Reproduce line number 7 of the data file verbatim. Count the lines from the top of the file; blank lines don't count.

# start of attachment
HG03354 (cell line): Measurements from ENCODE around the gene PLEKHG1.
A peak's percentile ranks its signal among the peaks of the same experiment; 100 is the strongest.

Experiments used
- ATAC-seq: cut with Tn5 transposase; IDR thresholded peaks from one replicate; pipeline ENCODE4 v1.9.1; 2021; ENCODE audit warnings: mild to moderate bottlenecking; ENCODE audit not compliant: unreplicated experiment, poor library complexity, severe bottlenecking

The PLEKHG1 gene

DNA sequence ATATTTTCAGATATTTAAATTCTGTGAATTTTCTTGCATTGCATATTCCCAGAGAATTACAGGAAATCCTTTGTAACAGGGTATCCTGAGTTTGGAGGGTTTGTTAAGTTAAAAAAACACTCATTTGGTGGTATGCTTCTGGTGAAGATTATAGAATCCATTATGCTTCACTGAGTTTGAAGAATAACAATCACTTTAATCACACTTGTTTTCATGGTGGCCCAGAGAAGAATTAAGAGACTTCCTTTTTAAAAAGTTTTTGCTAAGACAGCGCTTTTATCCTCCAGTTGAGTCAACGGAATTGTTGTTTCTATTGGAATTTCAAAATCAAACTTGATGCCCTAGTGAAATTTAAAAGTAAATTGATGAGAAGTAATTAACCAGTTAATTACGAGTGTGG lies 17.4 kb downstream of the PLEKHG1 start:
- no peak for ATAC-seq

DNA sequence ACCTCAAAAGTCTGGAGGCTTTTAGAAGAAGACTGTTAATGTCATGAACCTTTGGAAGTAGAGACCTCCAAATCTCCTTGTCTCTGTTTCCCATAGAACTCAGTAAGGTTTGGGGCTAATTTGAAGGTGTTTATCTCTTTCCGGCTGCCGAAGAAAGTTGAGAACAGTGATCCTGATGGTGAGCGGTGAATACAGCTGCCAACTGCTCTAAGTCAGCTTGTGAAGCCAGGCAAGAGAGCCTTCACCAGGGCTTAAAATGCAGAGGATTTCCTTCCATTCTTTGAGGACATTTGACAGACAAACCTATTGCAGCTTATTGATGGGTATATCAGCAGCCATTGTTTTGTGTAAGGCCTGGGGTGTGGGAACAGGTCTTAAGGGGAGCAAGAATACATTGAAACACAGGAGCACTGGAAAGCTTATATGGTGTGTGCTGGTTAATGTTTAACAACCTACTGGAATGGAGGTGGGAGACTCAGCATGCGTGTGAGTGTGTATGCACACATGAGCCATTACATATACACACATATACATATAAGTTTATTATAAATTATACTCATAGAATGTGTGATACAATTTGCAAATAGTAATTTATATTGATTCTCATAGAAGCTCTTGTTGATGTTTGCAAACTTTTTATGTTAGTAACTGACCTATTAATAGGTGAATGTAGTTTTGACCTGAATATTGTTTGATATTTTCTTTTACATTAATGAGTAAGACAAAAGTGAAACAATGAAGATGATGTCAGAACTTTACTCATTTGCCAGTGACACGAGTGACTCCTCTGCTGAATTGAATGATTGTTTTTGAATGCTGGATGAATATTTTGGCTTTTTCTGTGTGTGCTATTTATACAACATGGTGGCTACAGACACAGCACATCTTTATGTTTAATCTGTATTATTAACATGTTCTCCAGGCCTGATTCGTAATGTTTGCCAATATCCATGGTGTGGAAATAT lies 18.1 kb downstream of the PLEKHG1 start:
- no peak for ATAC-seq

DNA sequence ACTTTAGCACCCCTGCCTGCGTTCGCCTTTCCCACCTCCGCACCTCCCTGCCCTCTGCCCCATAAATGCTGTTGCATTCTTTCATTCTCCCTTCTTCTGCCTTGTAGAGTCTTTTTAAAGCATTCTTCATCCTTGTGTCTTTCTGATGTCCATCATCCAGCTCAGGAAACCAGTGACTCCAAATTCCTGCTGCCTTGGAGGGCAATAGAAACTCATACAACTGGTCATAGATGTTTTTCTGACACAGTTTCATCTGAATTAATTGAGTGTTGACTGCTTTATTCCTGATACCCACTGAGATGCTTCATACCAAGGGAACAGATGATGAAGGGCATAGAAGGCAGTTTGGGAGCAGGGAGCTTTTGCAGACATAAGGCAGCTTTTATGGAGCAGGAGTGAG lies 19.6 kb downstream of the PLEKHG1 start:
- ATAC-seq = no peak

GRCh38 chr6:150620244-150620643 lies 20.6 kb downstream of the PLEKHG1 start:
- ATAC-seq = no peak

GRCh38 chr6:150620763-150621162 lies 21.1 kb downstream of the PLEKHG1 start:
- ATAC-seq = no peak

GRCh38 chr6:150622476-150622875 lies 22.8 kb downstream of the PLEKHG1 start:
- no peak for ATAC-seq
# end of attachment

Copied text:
- no peak for ATAC-seq